Sharing folders stored in a vault

I have a vault out on a cloud site and have a few folders inside it I wish to share with family members. If they do not have CRY installed (and likely won’t - they aren’t technical folks) is there any way to accomplish this?

No. To decrypt content of a vault you have to use Cryptomator.

Michael - Correct me if wrong, but files stored in a vault are technically not local - they only exist in encrypted form in the cloud and are only temporarily available locally once a vault is decrypted. The encrypted files aren’t really on your machine at all, right?

For the desktop apps this is not right. The encrypted files are local. Cryptomator desktop does not do the sync to cloud. This is done by the cloud provider app like google sync or the OneDrive client. So the encrypted files have to be local to be available for these clients.
But you can set up a „online only“ scenario by using cyberduck, which does access the vault online.

What is the advantage to using Cyberduck vs the way Cryptomator works “out of the box” so to speak? I don;t use GooDrive or Onedrive I use if that matters.

So, if I’m relying on what I do now, and there’s a fire, my encrypted vault is gone too. I can’t recover my files by simple setting up a new desktop with the CR app and pointing to my folder? It’s not local+cloud, just local? As it stands today, I have an external drive that backs up my vault. If I store only in the cloud then no backup, right?

To avoid that you should configure the client to include the encrypted vault files with your online storage. That is what Cryptomator was build for.

You are in charge for the sync to your online storage. Not Cryptomator. If you sync your encrypted files with and your house burns down, just buy a ne pc, install Cryptomator, install the client or download your encrypted vault files in any other way from, add your downloaded/synced vault to Cryptomator app, and you are done.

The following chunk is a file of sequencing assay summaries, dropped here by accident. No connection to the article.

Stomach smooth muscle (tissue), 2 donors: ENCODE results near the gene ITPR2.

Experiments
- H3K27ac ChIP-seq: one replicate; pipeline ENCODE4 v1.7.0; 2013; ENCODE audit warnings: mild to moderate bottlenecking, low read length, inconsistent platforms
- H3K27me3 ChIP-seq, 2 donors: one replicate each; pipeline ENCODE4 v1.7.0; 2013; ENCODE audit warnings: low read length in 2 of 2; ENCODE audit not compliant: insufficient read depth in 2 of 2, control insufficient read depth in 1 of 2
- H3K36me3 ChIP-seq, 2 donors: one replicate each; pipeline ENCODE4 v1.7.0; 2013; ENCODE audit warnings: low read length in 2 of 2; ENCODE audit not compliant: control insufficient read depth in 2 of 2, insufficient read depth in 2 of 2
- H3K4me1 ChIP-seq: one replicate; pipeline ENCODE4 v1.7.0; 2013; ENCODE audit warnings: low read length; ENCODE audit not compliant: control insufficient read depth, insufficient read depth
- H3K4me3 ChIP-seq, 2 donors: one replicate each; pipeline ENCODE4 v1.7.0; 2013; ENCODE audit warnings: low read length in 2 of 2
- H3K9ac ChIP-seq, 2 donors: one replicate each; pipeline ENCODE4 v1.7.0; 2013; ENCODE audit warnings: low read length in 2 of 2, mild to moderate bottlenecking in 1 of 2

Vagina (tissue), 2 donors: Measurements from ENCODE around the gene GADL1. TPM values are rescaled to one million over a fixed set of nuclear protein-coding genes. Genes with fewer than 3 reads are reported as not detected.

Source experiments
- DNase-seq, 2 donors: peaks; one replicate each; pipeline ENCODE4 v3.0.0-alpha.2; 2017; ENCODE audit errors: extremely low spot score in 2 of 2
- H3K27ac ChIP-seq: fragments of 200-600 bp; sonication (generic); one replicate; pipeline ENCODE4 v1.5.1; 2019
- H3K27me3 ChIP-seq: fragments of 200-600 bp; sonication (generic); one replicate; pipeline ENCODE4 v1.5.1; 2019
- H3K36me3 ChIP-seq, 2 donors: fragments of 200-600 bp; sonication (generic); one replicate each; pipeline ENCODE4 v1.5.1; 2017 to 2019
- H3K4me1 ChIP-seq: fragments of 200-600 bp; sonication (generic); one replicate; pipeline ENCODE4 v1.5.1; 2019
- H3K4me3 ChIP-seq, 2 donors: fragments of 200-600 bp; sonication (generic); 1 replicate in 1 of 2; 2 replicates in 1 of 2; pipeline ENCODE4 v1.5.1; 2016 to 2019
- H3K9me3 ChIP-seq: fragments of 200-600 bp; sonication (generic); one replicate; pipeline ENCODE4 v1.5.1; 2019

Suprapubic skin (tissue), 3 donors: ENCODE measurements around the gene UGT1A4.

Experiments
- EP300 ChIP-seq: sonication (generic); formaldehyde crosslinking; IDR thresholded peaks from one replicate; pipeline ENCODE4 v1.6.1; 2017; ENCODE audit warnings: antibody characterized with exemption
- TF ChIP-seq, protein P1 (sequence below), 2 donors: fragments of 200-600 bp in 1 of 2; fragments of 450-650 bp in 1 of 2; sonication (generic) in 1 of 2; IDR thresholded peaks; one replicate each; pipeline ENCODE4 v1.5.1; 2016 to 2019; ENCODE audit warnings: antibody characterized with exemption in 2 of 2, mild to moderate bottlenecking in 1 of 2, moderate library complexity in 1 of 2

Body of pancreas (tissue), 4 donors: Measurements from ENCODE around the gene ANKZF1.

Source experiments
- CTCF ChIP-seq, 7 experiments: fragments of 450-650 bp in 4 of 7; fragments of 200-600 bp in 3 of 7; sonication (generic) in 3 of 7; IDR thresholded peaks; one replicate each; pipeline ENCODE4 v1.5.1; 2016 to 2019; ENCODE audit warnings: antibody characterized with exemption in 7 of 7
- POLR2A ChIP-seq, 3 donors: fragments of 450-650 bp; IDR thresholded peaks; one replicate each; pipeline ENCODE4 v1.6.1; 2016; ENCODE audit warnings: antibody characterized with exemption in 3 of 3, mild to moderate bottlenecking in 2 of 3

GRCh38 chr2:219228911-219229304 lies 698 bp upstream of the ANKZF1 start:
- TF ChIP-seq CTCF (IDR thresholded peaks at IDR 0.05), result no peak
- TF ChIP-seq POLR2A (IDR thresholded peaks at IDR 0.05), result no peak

Well, if you have your vault files only online and no where else, then yes, you don’t have a backup. You should consider a split backup strategy line 1-2-3 backup (just google it). The „online“ part of this backup can be a Cryptomator vault.

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piggy backing here hoping to ask Michael a follow up.

for a team that works all across the US, that uses google drive as primary storage:

would the solution for encrypting a google drive folder and the rest of the team being able to access that folder with the key to view/download its contents be cyberduck + cryptomator ?

You use either cyberduck or cryptomator.
Cyberduck if you want to directly connect to your vault online, or cryptomator if you want to use Google’s sync app to connect to your storage. No need to use both.

I think we’re both asking how to share a vault stored in the cloud with others if it is encrypted with Cryptomator, as in everyone has access to it’s contents, but access is limited to just those people

Sorry, I dont get it where the misunderstanding might be.
The complete “sharing” process has nothing to do with cryptomator. This is all about “who has access to my cloud storage and can see its content, and therefore can see the encrypted cryptomator vault files”.
Everyone who has access to your online storage and thus has access to the encrypted vault, is able to mount that vault into a local cryptomator app, as long as he has also the vault password.
So if you want to share a vault with others, your have to do the following:

  1. grant access to your cloud storage provider
  2. tell the people your vault password
  3. install cryptomator (or use cyberduck) and open the vault

Ok, so this would also mean that if my laptop was stolen (and not recovered) I could get a new computer, install Cryptomator, log into my cloud storage provider, point it to my vault (the masterkey.cryptomator file), and I would once again see and have access to all the encrypted files, same as before? Or would I download the vault first? Not sure how I’d recover the vault under this scenario.

Said another way, I’m trying to understand if having a vault in the cloud also doubles as a backup for my encrypted stuff, much in the same way Onedrive or Dropbox do (except using better encryption).

Well, yes. But to „point“ to your masterfile (means to add your existing vault to a fresh cryptomator installation), you have to make it available to cryptomator. And this is (usually) done with the storage providers app (OneDrive, googledrive, etc). But basically you are absolutely right.
Nevertheless I recommend not to have your only backup of files in a cryptomator vault. Think about a 1–2–3 backup strategy instead, or any other strategie with more than one copy on different locations.